As they developed their projects, students attended an intensive, seven-week, multidisciplinary lecture series on Tuscaloosa’s response to the April 27 tornado, natural disaster preparedness, the challenges of disaster recovery in low-income areas and the resources and planning needed to successfully rebuild a community. Guest speakers included tornado survivors, Tuscaloosa Mayor Walt Maddox, members of the Tuscaloosa Forward planning commission, representatives from local relief agencies and FEMA, social service experts and Bob Berkbile, an architect and 2009 recipient of the Heinz Award from Theresa Heinz and the Heinz Family Foundation for his leadership in sustainable building and his commitment to the environment.

“The students were encouraged to actively engage the people they sought to serve in all aspects of the project – from initial planning stages to concluding evaluations and plans for future efforts,” said Lane McLelland, New College instructor and Moral Forum co-instructor. “The collaborations between the students and their community partners have produced exciting proposals, all of which have the potential, not only to address important disaster recovery needs, but also to further cement the commitment of the UA student body and the Tuscaloosa community to a future of working together.”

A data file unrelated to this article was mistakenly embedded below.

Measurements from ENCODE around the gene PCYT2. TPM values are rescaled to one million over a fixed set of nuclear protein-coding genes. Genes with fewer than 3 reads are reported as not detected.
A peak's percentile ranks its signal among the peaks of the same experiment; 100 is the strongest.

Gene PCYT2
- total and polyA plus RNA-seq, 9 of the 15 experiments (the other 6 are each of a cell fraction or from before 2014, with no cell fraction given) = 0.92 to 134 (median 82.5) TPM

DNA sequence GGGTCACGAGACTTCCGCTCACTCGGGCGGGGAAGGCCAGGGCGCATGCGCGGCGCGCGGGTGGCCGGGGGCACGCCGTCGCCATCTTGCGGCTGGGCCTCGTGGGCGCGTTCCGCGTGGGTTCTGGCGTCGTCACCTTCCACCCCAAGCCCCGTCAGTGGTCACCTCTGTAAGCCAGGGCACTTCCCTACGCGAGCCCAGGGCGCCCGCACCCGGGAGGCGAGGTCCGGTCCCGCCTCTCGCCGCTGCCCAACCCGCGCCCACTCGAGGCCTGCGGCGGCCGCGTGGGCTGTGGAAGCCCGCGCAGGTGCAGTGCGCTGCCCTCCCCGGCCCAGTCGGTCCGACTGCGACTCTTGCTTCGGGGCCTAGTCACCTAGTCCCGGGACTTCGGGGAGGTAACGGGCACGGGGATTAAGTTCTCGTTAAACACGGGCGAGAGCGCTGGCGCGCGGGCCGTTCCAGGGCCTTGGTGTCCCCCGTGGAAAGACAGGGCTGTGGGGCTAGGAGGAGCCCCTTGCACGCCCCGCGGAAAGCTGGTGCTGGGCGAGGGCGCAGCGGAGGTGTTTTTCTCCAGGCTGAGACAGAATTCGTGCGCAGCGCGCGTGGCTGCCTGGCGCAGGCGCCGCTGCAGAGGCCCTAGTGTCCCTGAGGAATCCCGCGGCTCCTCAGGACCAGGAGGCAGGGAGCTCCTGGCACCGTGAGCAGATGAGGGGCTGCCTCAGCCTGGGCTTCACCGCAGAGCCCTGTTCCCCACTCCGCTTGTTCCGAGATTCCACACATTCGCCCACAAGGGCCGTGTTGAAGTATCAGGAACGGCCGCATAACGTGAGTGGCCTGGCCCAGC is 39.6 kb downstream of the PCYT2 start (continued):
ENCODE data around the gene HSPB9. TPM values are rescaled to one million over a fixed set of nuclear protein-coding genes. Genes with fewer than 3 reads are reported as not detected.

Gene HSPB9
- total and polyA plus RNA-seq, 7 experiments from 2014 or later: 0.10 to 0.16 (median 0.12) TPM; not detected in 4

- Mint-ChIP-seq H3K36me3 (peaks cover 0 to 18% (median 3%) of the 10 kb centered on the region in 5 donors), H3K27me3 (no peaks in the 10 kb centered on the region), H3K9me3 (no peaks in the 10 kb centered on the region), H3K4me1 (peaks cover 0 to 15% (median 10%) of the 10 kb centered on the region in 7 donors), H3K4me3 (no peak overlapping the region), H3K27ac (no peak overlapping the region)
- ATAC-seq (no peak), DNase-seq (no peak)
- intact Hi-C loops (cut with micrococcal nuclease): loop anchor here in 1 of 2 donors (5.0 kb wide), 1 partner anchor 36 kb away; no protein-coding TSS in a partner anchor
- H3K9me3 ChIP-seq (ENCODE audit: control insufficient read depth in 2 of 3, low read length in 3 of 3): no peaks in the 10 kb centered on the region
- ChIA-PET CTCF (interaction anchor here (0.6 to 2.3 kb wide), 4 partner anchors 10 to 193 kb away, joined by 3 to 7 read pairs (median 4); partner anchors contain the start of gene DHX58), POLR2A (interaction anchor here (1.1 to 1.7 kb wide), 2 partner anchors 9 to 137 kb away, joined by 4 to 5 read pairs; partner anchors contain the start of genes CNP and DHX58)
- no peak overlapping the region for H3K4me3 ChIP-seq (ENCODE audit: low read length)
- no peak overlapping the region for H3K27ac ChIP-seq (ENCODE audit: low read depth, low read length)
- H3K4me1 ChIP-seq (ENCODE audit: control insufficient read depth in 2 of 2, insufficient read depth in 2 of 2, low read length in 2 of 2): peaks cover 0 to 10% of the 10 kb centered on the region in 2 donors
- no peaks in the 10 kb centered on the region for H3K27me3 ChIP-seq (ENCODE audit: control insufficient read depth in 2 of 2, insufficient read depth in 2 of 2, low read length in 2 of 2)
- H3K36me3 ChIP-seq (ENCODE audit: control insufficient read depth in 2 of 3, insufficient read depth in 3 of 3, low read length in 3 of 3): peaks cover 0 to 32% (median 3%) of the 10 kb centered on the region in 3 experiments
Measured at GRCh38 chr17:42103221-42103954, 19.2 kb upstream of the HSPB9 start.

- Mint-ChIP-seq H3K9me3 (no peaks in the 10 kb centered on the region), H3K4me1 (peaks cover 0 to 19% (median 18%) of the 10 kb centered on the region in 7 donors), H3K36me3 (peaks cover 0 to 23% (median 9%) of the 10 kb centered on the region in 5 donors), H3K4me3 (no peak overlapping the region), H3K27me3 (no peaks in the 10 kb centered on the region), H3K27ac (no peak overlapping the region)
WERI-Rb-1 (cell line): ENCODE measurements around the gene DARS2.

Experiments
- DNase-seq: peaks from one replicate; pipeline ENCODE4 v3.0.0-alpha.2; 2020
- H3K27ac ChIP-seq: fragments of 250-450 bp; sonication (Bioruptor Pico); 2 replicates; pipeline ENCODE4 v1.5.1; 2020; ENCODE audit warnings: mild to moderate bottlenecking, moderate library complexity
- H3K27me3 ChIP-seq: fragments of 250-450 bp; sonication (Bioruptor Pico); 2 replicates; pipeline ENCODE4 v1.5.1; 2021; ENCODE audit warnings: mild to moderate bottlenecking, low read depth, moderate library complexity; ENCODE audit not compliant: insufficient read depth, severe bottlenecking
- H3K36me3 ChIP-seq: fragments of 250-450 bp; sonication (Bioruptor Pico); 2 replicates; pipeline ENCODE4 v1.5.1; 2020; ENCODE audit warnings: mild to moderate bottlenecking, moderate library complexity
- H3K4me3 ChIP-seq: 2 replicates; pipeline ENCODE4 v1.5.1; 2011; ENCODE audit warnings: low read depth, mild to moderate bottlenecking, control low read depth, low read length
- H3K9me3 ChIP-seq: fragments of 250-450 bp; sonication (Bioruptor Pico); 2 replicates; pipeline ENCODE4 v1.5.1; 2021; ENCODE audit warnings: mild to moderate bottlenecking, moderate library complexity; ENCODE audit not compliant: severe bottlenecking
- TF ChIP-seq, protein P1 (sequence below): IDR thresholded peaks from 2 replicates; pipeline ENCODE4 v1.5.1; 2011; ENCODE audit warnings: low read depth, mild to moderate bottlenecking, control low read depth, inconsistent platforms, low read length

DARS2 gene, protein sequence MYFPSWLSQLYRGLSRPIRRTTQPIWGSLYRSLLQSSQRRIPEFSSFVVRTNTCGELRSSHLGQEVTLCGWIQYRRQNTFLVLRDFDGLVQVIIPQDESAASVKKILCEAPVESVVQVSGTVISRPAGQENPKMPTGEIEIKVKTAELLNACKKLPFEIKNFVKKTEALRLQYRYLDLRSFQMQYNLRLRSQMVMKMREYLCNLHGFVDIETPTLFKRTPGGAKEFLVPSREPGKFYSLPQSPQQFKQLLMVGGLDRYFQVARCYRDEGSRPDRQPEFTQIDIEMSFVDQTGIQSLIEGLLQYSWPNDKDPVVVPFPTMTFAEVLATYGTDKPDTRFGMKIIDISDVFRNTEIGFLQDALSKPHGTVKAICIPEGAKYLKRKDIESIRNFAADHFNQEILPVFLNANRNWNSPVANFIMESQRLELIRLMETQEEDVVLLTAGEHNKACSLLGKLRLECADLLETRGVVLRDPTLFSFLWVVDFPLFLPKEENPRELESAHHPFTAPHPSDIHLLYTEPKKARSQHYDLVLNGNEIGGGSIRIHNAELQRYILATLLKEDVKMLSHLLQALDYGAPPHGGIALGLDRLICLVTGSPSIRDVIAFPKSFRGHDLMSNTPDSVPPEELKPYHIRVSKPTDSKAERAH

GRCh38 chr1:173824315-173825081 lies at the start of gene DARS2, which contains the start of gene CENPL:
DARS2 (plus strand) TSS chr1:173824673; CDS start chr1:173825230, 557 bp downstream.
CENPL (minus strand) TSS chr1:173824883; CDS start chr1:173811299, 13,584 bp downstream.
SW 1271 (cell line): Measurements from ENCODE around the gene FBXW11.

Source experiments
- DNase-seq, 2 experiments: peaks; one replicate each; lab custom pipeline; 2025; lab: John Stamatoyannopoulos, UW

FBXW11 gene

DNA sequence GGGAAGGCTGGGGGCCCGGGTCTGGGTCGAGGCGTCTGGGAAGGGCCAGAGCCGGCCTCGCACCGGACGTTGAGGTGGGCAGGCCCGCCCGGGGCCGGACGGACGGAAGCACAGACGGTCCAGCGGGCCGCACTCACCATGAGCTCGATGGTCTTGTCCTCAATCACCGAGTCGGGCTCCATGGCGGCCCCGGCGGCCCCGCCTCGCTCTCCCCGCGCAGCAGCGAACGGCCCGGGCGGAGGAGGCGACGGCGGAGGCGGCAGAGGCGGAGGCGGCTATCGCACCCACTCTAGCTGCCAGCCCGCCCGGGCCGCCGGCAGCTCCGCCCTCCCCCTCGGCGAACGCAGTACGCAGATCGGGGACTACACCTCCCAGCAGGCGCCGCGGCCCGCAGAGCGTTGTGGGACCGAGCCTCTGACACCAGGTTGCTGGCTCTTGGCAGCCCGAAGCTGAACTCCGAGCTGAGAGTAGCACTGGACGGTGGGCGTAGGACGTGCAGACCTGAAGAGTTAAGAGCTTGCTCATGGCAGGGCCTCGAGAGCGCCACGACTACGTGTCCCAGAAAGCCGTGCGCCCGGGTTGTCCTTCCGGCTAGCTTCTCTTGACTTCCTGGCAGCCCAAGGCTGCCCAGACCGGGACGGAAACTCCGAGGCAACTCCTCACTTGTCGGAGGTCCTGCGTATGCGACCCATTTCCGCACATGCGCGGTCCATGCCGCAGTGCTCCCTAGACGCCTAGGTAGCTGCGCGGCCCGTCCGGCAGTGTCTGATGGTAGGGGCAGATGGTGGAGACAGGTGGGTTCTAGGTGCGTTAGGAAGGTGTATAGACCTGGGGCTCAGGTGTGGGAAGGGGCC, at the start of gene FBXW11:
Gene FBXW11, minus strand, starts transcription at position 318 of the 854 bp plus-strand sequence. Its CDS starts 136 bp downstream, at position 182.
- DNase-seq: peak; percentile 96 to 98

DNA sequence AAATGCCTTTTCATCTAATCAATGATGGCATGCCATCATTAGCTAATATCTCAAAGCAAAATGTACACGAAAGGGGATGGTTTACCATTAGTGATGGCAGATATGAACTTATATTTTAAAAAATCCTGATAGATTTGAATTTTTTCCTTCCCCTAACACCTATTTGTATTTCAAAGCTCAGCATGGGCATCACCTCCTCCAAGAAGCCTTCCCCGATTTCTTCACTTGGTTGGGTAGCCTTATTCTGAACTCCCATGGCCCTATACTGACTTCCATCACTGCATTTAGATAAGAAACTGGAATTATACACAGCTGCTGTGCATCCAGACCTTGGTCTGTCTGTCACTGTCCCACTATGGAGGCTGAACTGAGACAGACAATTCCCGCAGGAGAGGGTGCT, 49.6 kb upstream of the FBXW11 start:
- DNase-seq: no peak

Moral Forum is a signature initiative of the UA Center for Ethics & Social Responsibility. Learn more about Moral Forum and other CESR initiatives at www.cesr.ua.edu

Created in 2005, CESR established university-wide programming supporting the development of projects that nurture social responsibility and reflective, thoughtful citizenship.The University’s commitment to civic engagement and its history of community-university partnerships also serve as a foundation for the Center. CESR staff develop – and assist faculty members in developing – service-learning courses that engage community organizations in partnerships designed to both enhance academic goals and apply scholarly learning to salient community issues. The service experiences are integrated into the students’ academic curriculum, providing structured time for students to think, talk and write about what they did and observed.

The University of Alabama, a student-centered research university, is experiencing significant growth in both enrollment and academic quality. This growth, which is positively impacting the campus and the state's economy, is in keeping with UA's vision to be the university of choice for the best and brightest students. UA, the state's flagship university, is an academic community united in its commitment to enhancing the quality of life for all Alabamians.